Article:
Axios Houston

Picture of the Houston skyline.

September 27, 2023

πŸͺ And now, Wednesday.

🌦️ Today's weather: High of 93° with a 20% chance of rain.

πŸ›ž Sounds like: "Shut Up and Drive" by Rihanna.

Today's newsletter is 909 words β€” a 3.5-minute read.

1 big scoop: Cruise cars are testing without drivers

A driverless Cruise car sits in traffic on Austin Street in downtown Houston on Friday. Photo: Jay R. Jordan/Axios

Cruise is testing autonomous vehicles without safety drivers in Houston ahead of a planned expansion into commercial nighttime service by the end of the year.

Driving the news: A spokesperson for the autonomous vehicle company confirmed to Axios yesterday it is offering driverless ride-hailing service to its employees and their friends and family, one of the final steps in its testing process before full commercial service.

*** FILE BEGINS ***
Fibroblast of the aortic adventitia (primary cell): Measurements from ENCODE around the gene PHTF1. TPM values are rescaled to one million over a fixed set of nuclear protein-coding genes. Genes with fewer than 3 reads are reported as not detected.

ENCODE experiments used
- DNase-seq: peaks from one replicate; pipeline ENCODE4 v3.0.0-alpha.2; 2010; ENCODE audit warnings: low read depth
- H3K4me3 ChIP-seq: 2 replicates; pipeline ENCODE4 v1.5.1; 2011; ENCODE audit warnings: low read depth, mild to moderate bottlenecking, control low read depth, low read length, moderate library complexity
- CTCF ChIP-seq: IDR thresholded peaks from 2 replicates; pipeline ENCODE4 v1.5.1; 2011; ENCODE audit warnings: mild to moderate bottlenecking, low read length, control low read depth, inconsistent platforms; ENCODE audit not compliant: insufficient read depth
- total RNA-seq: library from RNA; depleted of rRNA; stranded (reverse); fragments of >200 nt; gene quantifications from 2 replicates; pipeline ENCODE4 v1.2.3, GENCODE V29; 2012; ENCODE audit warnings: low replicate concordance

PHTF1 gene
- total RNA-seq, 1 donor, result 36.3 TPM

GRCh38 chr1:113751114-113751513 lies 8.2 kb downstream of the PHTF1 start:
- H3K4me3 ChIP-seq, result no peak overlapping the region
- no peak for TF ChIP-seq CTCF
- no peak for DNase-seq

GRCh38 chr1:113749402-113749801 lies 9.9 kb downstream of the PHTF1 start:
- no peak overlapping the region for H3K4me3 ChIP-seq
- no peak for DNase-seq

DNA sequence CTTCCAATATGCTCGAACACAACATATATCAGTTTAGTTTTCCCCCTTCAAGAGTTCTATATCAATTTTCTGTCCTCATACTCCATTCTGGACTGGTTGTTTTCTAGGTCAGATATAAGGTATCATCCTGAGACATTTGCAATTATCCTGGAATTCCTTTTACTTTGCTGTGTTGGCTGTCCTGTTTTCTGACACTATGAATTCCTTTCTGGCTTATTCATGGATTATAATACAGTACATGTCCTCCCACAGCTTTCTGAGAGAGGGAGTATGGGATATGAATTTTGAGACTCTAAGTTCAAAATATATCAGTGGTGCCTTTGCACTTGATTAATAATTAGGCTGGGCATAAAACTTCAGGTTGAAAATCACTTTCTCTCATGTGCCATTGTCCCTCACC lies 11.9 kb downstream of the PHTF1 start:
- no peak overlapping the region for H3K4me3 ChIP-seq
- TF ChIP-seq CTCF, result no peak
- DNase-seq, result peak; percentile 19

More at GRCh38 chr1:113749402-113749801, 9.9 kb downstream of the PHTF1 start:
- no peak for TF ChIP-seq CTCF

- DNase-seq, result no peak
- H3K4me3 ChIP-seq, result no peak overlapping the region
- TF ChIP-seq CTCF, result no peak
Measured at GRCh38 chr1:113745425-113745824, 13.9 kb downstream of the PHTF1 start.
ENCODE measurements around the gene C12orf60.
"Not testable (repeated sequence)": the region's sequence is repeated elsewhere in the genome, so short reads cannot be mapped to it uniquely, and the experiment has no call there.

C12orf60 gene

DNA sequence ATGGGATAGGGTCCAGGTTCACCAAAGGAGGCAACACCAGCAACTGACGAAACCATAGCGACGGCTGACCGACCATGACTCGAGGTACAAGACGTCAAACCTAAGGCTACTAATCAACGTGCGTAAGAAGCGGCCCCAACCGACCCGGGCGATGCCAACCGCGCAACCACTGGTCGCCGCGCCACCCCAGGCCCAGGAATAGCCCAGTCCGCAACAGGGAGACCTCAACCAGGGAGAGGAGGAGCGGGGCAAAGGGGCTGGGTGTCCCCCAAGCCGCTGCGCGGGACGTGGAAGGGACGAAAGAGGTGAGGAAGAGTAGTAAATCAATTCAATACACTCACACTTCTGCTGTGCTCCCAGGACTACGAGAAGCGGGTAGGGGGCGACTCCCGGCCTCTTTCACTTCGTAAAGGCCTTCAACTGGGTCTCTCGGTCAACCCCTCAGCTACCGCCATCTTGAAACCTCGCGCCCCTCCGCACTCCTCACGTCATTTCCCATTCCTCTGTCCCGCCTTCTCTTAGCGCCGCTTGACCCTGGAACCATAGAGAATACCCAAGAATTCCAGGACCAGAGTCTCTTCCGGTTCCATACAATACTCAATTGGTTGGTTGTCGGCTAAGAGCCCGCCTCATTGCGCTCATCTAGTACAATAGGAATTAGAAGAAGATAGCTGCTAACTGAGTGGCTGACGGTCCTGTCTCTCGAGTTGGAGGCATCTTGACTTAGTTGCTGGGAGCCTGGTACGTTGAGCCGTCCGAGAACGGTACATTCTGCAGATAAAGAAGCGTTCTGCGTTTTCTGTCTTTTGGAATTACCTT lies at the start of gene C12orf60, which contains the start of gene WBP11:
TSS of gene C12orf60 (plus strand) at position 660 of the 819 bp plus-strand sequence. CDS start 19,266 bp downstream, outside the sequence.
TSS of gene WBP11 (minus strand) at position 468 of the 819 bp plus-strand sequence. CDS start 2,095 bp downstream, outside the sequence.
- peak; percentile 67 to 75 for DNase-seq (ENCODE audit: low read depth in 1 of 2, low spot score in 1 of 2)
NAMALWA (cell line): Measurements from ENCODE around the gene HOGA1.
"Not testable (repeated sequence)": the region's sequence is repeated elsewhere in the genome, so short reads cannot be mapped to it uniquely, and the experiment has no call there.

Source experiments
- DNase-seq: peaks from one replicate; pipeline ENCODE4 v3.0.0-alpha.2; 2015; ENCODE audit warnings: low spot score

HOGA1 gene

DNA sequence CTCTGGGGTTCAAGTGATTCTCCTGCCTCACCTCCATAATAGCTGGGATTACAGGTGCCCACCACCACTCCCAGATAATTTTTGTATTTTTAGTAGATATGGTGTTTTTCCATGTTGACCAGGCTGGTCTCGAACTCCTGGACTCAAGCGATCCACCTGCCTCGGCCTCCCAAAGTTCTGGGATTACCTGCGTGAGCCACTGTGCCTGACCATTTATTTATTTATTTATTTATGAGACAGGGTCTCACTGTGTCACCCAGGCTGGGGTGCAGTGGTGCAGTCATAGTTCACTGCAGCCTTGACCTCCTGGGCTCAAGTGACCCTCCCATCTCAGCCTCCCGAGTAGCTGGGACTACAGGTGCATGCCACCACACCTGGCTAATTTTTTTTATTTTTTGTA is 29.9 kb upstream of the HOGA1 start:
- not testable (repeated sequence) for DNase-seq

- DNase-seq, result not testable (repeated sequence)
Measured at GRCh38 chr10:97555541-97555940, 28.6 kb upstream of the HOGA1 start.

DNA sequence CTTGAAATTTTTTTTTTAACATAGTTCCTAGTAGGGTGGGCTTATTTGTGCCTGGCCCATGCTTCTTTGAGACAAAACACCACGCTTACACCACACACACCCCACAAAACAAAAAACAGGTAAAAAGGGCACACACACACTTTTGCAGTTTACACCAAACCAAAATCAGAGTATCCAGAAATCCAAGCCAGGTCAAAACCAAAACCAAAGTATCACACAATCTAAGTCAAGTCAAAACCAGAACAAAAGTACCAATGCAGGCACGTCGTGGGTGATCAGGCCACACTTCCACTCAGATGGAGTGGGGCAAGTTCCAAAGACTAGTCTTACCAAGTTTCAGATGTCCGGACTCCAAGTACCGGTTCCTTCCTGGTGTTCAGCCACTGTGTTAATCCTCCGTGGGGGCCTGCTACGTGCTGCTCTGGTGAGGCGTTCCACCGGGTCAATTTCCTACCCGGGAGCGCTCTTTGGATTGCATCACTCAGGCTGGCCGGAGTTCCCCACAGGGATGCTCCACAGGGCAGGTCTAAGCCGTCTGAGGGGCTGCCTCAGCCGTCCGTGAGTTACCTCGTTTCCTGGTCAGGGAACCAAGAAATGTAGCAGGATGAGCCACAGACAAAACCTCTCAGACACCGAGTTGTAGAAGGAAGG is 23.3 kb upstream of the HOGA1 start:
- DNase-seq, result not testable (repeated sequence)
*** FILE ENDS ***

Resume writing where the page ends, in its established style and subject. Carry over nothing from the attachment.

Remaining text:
• The company had not previously publicly announced this driver-free phase of testing.

Why it matters: Like other cities with driverless Cruise vehicles, including Austin, Houston is already seeing traffic issues arise as a result.

For example: Several unoccupied Cruise vehicles disrupted traffic when they stopped at the Montrose Boulevard and Hawthorne Street intersection around 8pm Tuesday after a traffic light malfunctioned.

  • Houston police responded to the scene and directed traffic around the cars.
  • A witness told Axios that officers on the scene tried tapping on the Cruise car's window to get it to move, to no avail.
Three driverless Cruise cars sit at a Montrose intersection blocking traffic
A handful of Cruise's driverless cars blocked traffic in Montrose on Tuesday. Photo: Courtesy of Alex Spike